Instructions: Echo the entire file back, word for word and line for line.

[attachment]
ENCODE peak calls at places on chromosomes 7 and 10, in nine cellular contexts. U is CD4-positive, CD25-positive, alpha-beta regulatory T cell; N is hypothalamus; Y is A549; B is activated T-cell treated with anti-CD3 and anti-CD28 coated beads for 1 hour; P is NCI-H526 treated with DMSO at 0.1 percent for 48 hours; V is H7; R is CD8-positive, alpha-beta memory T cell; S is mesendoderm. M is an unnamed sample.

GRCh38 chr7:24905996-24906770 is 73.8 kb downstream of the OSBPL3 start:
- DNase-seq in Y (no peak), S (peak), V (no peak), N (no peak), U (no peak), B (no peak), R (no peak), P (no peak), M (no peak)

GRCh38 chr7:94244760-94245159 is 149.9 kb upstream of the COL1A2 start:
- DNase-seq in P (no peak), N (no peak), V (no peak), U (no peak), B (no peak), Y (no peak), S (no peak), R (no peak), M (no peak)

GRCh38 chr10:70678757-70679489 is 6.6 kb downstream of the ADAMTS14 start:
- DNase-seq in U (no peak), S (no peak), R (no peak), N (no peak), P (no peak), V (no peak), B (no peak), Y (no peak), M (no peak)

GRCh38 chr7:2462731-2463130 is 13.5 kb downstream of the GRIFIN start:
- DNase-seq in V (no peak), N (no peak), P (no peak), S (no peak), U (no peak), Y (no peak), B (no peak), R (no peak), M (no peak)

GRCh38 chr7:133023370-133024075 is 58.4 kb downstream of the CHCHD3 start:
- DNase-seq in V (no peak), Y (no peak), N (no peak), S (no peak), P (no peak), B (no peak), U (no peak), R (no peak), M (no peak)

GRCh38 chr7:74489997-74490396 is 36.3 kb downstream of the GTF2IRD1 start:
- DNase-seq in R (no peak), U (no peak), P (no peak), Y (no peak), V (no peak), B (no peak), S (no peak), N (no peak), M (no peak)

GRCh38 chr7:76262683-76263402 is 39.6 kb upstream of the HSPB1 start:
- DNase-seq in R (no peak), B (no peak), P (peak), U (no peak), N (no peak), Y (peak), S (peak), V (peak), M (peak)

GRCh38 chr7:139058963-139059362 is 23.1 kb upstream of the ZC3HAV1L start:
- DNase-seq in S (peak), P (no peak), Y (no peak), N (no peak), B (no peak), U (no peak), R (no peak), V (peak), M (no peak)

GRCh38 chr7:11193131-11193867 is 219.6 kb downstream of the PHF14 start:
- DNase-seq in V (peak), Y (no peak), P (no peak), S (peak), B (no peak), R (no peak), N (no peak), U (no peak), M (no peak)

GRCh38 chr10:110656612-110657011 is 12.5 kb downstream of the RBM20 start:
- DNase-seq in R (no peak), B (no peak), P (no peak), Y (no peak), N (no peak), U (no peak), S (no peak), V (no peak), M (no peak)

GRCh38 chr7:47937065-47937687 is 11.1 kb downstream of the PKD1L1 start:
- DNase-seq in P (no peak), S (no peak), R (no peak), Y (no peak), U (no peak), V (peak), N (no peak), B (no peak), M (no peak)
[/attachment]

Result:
ENCODE peak calls at places on chromosomes 7 and 10, in nine cellular contexts. U is CD4-positive, CD25-positive, alpha-beta regulatory T cell; N is hypothalamus; Y is A549; B is activated T-cell treated with anti-CD3 and anti-CD28 coated beads for 1 hour; P is NCI-H526 treated with DMSO at 0.1 percent for 48 hours; V is H7; R is CD8-positive, alpha-beta memory T cell; S is mesendoderm. M is an unnamed sample.

GRCh38 chr7:24905996-24906770 is 73.8 kb downstream of the OSBPL3 start:
- DNase-seq in Y (no peak), S (peak), V (no peak), N (no peak), U (no peak), B (no peak), R (no peak), P (no peak), M (no peak)

GRCh38 chr7:94244760-94245159 is 149.9 kb upstream of the COL1A2 start:
- DNase-seq in P (no peak), N (no peak), V (no peak), U (no peak), B (no peak), Y (no peak), S (no peak), R (no peak), M (no peak)

GRCh38 chr10:70678757-70679489 is 6.6 kb downstream of the ADAMTS14 start:
- DNase-seq in U (no peak), S (no peak), R (no peak), N (no peak), P (no peak), V (no peak), B (no peak), Y (no peak), M (no peak)

GRCh38 chr7:2462731-2463130 is 13.5 kb downstream of the GRIFIN start:
- DNase-seq in V (no peak), N (no peak), P (no peak), S (no peak), U (no peak), Y (no peak), B (no peak), R (no peak), M (no peak)

GRCh38 chr7:133023370-133024075 is 58.4 kb downstream of the CHCHD3 start:
- DNase-seq in V (no peak), Y (no peak), N (no peak), S (no peak), P (no peak), B (no peak), U (no peak), R (no peak), M (no peak)

GRCh38 chr7:74489997-74490396 is 36.3 kb downstream of the GTF2IRD1 start:
- DNase-seq in R (no peak), U (no peak), P (no peak), Y (no peak), V (no peak), B (no peak), S (no peak), N (no peak), M (no peak)

GRCh38 chr7:76262683-76263402 is 39.6 kb upstream of the HSPB1 start:
- DNase-seq in R (no peak), B (no peak), P (peak), U (no peak), N (no peak), Y (peak), S (peak), V (peak), M (peak)

GRCh38 chr7:139058963-139059362 is 23.1 kb upstream of the ZC3HAV1L start:
- DNase-seq in S (peak), P (no peak), Y (no peak), N (no peak), B (no peak), U (no peak), R (no peak), V (peak), M (no peak)

GRCh38 chr7:11193131-11193867 is 219.6 kb downstream of the PHF14 start:
- DNase-seq in V (peak), Y (no peak), P (no peak), S (peak), B (no peak), R (no peak), N (no peak), U (no peak), M (no peak)

GRCh38 chr10:110656612-110657011 is 12.5 kb downstream of the RBM20 start:
- DNase-seq in R (no peak), B (no peak), P (no peak), Y (no peak), N (no peak), U (no peak), S (no peak), V (no peak), M (no peak)

GRCh38 chr7:47937065-47937687 is 11.1 kb downstream of the PKD1L1 start:
- DNase-seq in P (no peak), S (no peak), R (no peak), Y (no peak), U (no peak), V (peak), N (no peak), B (no peak), M (no peak)